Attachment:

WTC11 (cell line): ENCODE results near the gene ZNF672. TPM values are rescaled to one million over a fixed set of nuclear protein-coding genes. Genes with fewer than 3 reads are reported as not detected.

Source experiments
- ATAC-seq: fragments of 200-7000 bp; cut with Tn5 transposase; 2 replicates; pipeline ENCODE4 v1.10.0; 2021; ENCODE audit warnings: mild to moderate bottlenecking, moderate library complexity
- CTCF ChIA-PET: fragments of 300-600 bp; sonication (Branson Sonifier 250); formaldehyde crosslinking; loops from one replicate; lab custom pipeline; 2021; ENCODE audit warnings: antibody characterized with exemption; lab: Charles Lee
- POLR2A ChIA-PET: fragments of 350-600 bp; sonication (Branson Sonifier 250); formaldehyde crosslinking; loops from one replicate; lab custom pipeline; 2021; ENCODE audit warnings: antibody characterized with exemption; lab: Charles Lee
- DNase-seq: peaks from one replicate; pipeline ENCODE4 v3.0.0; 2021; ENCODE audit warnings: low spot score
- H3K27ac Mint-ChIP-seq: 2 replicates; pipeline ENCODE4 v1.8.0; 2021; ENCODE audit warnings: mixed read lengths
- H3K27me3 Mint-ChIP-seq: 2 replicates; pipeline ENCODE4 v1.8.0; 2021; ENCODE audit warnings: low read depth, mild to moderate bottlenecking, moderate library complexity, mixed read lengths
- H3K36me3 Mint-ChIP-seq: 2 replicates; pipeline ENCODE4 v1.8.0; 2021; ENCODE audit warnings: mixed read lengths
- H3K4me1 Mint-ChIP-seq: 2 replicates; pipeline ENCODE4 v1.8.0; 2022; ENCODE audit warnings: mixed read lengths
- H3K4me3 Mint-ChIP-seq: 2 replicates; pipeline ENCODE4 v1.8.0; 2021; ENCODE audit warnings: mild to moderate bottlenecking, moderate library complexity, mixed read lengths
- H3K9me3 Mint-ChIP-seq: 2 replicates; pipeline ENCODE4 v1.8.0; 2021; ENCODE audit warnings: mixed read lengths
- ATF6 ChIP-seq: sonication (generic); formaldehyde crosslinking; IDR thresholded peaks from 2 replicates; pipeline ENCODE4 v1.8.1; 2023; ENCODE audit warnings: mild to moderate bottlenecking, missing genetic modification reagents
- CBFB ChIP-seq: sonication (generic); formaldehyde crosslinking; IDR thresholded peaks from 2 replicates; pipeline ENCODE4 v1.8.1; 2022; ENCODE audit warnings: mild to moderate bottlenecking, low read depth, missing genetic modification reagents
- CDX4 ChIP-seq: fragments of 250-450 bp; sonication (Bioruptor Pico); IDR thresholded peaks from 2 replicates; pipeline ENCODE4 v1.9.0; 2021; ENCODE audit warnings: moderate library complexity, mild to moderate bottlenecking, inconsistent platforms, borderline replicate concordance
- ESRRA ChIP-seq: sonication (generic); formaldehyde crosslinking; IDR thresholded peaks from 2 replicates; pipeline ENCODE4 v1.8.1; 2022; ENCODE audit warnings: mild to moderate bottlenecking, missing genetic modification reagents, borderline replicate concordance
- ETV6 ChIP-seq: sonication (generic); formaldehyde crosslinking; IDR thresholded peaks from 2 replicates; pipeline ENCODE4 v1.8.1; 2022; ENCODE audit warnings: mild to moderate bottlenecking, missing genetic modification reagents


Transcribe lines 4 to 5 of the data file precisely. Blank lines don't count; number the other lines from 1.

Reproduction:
- CTCF ChIA-PET: fragments of 300-600 bp; sonication (Branson Sonifier 250); formaldehyde crosslinking; loops from one replicate; lab custom pipeline; 2021; ENCODE audit warnings: antibody characterized with exemption; lab: Charles Lee
- POLR2A ChIA-PET: fragments of 350-600 bp; sonication (Branson Sonifier 250); formaldehyde crosslinking; loops from one replicate; lab custom pipeline; 2021; ENCODE audit warnings: antibody characterized with exemption; lab: Charles Lee